It seems fitting that Cosmos Holdings Inc.(OTCMKTS:COSM), a Chicago-based pharmaceutical holding company, would have a subsidiary in Greece, which is one of the largest exporters in the European pharmaceutical parallel trade.
Cosmos is a modern company, but the trade routes it relies on are ancient, and in a way that the ancient Greeks might approve of it is building an empire in the pharma sector that extends from the Byzantine port city of Thessaloniki all the way through to Scandinavia.
The way Cosmos operates in the parallel trade market – which allows for the free movement of goods across Europe from lower value to higher value markets – is by arbitraging and profiting from price differences in brand-name drugs, which might cost less in Greece than they do in, say, Germany.
“We purchase as much in the way of excess-branded pharmaceuticals products as we can,” says Konstantinos Vassilopoulos, the U.S. finance manager of Cosmos, who is based in Chicago. “And we export those products to wholesalers throughout Europe.”
When considering Cosmos, one must glance first at its meteoric growth. When Cosmos began trading in the European parallel pharmaceutical market in the fourth quarter of 2015, it reported just US$533,000 in annual revenue and was only doing business in Germany, the UK, Greece and Poland. By last year, its yearly revenue figure was more than 56 times higher at US$30mln and the company was engaged in the wholesale pharma trade across Sweden, Jordan, the Netherlands, the United Arab Emirates and 12 other countries, and showing a gross profit of US$1.96mln.
Building a European-wide network
Cosmos’s first stop on its trading route is northern Europe. Keen to ramp up its presence in Germany, Cosmos’s management team is in discussions to acquire a German-based wholesaler that specializes in re-importing pharmaceuticals from other European Union countries. The motivation behind this proposed takeover is that Germany is the European country where drugs are most in demand since it is Europe’s largest economy and the country’s legislation favors the parallel importation of pharmaceutical products.
“Germany absorbs approximately 50% of the excess branded pharmaceuticals in the European pharmaceutical market. It’s the largest pharmaceutical parallel importer of products,” explains Vassilopoulos. “Quite a few synergies will come out of this German acquisition. We hope to have news concerning the acquisition within the next few months. We’re still in negotiations.”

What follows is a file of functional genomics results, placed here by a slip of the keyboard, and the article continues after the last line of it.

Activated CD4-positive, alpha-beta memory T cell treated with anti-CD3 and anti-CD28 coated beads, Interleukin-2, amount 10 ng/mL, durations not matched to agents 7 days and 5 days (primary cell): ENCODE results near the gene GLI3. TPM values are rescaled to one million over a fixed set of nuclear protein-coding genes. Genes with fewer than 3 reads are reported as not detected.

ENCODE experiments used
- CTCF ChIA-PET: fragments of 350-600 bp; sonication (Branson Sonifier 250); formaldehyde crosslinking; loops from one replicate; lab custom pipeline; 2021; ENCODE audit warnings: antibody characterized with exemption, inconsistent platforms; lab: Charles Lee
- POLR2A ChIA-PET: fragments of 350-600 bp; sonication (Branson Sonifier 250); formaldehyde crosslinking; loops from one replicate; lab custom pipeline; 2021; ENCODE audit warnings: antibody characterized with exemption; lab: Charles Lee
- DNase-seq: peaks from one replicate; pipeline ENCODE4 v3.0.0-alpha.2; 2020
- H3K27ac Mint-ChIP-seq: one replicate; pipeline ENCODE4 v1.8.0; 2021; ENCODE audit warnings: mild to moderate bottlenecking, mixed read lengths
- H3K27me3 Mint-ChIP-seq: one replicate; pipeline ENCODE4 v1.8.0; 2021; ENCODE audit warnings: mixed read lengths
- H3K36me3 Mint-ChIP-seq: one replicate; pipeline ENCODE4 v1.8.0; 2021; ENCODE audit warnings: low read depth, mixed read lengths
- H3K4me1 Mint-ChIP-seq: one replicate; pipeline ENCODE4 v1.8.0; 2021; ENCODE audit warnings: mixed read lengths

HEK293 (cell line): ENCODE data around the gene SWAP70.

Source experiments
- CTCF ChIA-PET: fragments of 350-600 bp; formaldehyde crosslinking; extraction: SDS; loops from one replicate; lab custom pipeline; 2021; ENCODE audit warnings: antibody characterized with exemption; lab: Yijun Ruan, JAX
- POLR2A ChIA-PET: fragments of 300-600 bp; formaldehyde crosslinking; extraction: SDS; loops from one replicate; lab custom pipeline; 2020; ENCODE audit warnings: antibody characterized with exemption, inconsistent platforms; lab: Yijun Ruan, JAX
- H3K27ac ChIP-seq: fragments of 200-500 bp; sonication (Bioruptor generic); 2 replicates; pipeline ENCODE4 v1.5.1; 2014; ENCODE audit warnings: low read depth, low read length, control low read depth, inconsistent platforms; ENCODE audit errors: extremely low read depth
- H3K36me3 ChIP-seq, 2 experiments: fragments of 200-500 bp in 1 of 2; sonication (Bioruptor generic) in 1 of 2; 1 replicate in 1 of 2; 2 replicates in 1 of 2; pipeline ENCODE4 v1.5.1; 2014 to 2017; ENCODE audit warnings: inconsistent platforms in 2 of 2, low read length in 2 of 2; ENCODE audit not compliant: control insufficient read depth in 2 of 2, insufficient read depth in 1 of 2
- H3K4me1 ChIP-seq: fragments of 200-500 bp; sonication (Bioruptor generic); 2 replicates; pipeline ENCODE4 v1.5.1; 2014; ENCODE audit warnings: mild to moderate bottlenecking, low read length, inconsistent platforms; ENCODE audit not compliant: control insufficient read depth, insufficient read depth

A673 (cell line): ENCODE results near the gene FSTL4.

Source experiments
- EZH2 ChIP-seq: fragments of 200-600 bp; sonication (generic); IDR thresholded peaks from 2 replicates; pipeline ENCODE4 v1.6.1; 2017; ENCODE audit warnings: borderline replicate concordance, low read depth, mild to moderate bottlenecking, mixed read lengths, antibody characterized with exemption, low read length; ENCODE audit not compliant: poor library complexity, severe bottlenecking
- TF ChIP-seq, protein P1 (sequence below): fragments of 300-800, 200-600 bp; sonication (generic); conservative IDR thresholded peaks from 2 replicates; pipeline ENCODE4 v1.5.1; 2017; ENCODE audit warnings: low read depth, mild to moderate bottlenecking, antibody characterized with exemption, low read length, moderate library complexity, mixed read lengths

Deal with Canadian marijuana company Marathon Global
The German acquisition is not Cosmos’s only recent advance in Europe. The group revealed just weeks ago that it would do a deal to distribute the Canadian cannabis supplier Marathon Global Inc.’s line of medical marijuana products across the EU.
The deal with the German wholesaler is still being ironed out and Europe’s medical marijuana market is still taking shape, but that is not much of a worry for Cosmos as it already boasts a wide network of clients looking to buy and sell pharmaceuticals across Europe.
The engine behind Cosmos Holdings
Indeed, Cosmos controls two businesses that are intertwined to support its growth. The first is Sky Pharm, a Thessaloniki-based company, which trades the excess amounts of as many as 500 medicines across Europe.
The second is Decahedron Ltd, a UK-based pharmaceutical wholesaler, which is also involved in the importing and exporting of drugs and medical devices across much of northern Europe as well as in the United Arab Emirates and Singapore.
Grigorios Siokas, Cosmos’s chief executive also owns Doc Pharma, a maker of food and vitamin supplements, which is headquartered in Thessaloniki. “Grigorios owns Doc Pharma and is leveraging its capabilities to help Cosmos enter into the Nutraceutical sector, he hopes to roll up his company into Cosmos when the time is right,” explains Vassilopoulos.
Push into dietary and natural food supplements
By selling Doc Pharma contract-manufactured dietary and natural food supplements, Cosmos is also taking steps to widen its repertoire beyond pharmaceuticals. With dietary supplements offering very attractive gross margins, management is bullish on rolling out of their own product line of supplements.
“Wholesale branded pharmaceutical products are the key revenue generators for the company,” says Vassilopoulos. “We will begin to add food supplements and other products to our distribution network in the coming quarters.”
Looking to the United States
Attention is now being focused on Europe, but the hope is that Cosmos’s reach will at some point extend to the U.S. This is why its management chooses to keep its headquarters in Chicago, despite Chief Executive Grigorios Siokas living in and conducting most of Cosmos’s business from Greece.
Going forward, the plan is for Cosmos’s management team to find acquisition targets that will enable it to get its wholesale business off to an explosive start in the US. The company will also look to sell its own nutritional supplements directly to US stores and expects to have a toe-hold in the US by early next year.
“We are keeping our eyes open for acquisitions in the US,” concludes Vassilopoulus. “We expect to enter the U.S. market in the near future.”